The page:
Now that you have had a chance to define your goals, identify some supporting data, and consider appropriate visual encodings, it’s time to think about he particulars of how to apply those encodings. That means making some decisions about what placement will signify and where particular visual entities will go on the page, what attributes (such as color, size, and texture) you will assign them, and how you will label and describe them.
If you haven’t already done so, now would be an excellent time to get out some paper and pens, open a sketching application on your computer, or avail yourself of whatever prototyping method most suits you. Ideally, it will be something quick and dirty and malleable (so you can try out lots of options), with various color and typographic choices available.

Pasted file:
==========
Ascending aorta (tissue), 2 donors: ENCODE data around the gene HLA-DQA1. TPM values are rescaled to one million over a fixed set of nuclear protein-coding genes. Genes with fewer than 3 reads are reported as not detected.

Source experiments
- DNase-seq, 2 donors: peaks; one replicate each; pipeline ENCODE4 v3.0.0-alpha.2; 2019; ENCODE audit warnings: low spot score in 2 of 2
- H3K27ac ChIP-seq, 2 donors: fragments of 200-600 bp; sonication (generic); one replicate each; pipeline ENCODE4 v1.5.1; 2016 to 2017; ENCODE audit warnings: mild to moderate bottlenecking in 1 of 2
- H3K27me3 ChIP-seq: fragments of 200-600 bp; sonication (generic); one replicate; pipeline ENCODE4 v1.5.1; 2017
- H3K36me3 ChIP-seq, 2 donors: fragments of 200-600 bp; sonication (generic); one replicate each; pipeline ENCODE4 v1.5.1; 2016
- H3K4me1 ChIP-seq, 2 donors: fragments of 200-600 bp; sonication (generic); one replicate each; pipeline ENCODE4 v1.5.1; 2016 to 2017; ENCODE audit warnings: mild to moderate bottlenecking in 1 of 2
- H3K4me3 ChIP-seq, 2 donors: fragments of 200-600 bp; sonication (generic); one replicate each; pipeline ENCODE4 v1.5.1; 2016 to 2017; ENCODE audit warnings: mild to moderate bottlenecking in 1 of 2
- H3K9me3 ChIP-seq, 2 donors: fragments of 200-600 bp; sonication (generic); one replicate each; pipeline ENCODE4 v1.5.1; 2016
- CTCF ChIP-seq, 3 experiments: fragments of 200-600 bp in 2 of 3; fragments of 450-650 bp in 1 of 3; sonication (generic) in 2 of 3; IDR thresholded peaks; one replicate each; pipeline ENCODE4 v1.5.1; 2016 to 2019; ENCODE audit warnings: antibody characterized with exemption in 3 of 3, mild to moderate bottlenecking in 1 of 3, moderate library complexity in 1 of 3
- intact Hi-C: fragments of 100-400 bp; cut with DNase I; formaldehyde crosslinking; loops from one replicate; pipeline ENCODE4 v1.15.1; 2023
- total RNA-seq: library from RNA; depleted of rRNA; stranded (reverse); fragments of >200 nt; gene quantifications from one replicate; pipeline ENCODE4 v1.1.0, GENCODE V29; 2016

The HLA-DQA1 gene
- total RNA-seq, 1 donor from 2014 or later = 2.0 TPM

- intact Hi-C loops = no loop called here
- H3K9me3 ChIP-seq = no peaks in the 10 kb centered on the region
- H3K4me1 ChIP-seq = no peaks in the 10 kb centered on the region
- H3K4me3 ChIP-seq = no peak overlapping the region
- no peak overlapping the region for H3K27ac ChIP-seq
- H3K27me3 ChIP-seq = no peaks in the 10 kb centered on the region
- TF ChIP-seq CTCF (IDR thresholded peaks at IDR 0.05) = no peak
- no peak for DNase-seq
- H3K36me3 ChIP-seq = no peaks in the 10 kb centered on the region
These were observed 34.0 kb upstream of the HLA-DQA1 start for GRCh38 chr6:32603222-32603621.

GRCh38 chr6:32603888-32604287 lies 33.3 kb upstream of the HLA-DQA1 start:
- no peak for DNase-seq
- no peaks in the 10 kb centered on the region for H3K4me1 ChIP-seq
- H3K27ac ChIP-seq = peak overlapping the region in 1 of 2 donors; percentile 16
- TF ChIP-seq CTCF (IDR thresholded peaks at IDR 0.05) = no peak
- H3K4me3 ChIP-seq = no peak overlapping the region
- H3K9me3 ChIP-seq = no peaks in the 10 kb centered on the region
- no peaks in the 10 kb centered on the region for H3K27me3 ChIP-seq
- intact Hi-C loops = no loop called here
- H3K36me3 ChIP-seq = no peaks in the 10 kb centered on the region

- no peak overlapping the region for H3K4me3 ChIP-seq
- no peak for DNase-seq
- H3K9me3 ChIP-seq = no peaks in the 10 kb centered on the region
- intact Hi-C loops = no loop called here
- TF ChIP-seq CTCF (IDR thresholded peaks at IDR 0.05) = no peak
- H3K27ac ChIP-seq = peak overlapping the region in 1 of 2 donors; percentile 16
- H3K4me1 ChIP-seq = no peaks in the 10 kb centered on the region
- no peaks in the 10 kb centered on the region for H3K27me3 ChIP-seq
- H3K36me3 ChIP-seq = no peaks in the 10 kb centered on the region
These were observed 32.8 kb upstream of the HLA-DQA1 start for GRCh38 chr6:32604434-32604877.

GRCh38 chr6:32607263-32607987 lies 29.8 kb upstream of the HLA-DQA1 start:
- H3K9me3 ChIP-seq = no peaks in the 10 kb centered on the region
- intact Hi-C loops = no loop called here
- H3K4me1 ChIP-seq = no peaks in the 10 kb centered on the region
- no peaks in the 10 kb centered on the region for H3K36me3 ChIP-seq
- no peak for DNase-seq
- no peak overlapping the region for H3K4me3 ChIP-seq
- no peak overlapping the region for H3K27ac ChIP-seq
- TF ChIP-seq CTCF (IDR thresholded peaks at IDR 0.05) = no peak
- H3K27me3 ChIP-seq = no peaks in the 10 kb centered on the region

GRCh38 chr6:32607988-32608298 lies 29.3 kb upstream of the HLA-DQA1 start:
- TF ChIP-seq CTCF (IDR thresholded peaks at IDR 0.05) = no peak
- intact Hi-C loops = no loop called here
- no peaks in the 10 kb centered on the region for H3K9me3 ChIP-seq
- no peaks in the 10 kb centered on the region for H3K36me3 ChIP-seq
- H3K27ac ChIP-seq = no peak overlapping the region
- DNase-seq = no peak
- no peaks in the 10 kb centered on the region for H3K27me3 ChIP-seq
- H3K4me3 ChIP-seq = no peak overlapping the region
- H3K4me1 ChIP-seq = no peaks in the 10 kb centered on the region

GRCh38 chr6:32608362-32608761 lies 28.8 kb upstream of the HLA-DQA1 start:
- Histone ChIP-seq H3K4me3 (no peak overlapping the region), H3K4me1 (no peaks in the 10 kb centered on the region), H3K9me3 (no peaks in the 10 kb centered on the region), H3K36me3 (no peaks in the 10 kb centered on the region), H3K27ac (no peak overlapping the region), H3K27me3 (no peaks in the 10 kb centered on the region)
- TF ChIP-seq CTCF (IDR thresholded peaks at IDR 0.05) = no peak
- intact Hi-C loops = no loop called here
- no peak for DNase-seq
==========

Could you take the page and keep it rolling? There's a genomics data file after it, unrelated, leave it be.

We’ll start with a discussion of spatial position—axes and placement—because this property defines the scope and visual landscape that your visualization will occupy. For this and other reasons, spatial position is often the most important visual encoding you’ll have to select. Once we have covered basic placement and organization, we’ll move on to color and other visual encoding properties in Chapter 6.
Axes (and the resulting layout), placement, and position of entities are perhaps the most underutilized visual encodings. While axes are frequently defined, they are often not used to their fullest potential, or not assigned at all. When this happens, ...